You don’t want that. Do not be jealous of the people who don’t wait. Be thankful you are not that sick. Know that services are based on need, and waiting will not kill you. It might kill the people who don’t wait, but it won’t kill you. Be thankful.

It’s hard to imagine what my life would be like without me. What would family gatherings, my home life, my family, or my daily life be like without me?

Thankfully nobody knows, not me, not my family, nobody.

And I didn’t pay a thing.

A Happy and Triumphant Accomplishment

In all the sadness, and heartache in my life right now, there is a happy and triumphant accomplishment.

I read a book.

And not just any book, but a rather large novel.

That might not seem like a huge accomplishment, but for me, right now it is.

I used to read every day. I always had a novel on the go. One year in university when I took summer session, I had to take a book back to the library before I finished it, because I kept thinking of the book while I was in class.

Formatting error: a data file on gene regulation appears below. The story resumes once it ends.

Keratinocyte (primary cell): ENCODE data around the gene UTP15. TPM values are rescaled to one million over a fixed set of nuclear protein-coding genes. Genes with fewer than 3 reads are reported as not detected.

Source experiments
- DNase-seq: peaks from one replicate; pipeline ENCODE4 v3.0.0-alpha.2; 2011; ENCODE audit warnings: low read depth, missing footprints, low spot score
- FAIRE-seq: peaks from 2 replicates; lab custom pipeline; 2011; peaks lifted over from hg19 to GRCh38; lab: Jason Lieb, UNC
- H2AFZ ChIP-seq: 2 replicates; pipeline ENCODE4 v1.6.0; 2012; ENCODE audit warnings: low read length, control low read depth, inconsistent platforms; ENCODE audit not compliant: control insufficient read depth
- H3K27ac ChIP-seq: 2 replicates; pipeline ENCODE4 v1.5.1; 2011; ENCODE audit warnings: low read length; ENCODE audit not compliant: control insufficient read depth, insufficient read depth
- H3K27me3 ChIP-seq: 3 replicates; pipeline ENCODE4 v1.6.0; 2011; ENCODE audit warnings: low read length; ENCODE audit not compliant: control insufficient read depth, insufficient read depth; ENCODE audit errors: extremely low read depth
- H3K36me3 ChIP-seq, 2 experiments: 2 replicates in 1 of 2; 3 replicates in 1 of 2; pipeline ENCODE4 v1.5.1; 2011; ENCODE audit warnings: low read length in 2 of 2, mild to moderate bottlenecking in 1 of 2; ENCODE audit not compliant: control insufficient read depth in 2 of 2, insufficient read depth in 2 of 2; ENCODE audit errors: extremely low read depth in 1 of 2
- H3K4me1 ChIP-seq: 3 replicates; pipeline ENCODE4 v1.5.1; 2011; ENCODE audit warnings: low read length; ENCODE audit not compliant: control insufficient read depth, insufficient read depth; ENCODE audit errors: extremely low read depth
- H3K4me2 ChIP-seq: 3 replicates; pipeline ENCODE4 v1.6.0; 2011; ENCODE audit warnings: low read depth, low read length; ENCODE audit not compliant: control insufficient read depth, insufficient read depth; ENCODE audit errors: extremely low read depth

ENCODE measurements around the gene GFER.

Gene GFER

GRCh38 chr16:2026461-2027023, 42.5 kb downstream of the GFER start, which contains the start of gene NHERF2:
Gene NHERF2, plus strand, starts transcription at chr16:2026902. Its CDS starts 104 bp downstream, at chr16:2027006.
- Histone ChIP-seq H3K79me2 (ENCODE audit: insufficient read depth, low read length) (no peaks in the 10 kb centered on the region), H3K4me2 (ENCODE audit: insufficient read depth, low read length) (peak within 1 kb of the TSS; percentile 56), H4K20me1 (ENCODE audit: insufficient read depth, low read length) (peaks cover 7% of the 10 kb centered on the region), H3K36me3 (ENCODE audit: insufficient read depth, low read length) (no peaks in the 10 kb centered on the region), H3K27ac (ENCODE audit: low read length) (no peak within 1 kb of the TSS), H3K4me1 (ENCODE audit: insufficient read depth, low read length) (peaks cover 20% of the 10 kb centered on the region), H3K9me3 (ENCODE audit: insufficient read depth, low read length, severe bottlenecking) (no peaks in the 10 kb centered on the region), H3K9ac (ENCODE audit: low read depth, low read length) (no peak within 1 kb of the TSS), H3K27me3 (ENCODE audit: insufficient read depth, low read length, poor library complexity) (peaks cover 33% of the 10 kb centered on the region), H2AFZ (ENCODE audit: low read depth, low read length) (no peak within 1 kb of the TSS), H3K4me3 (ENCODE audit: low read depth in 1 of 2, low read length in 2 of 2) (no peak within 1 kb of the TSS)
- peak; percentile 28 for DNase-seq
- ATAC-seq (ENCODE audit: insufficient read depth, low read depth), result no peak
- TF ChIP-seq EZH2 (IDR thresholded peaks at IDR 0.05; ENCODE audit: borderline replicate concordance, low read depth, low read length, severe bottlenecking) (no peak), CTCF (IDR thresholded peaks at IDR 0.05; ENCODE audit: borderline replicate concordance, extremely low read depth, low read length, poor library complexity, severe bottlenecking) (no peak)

Because summer session goes so fast, 1 day of missed classes due to daydreaming, equals 1 week in regular session classes. I realized I just couldn’t keep daydreaming about fictional characters if I was going to pass the class.

I passed. With an A.

Unfortunately I forgot the author of the book, and couldn’t take the book out again when regular session resumed. I’ve always wondered but never knew what the end of the book was.

Before I was in the ICU, I read a variety of genres (everything from comics and graphic novels, through many and various forms of fiction, and into non-fiction, like Elisabeth Kubler Ross’s books about dying).

I like to experience and see the world through other people’s eyes. I like to learn about almost everything. (Not bugs… I found that out by experience when an entomology student tried to explain all the intricacies of the common house fly (including the reproductive cycle) to me, at a party when I was in the university. It was very boring, and I left that conversation as quickly as I could, and I avoided him after that.)

After the ICU…

The letters were just indecipherable squiggles. Even the comic book Mom brought to me in the hospital, was hard to read. Their was only one letterer, in the whole comic book that printed in a font that I could read, and even then I had to close one eye.

Oddly enough, I could write, and as I said before I wrote pages and pages of stuff, starting the first day I woke up from sedation.

But reading…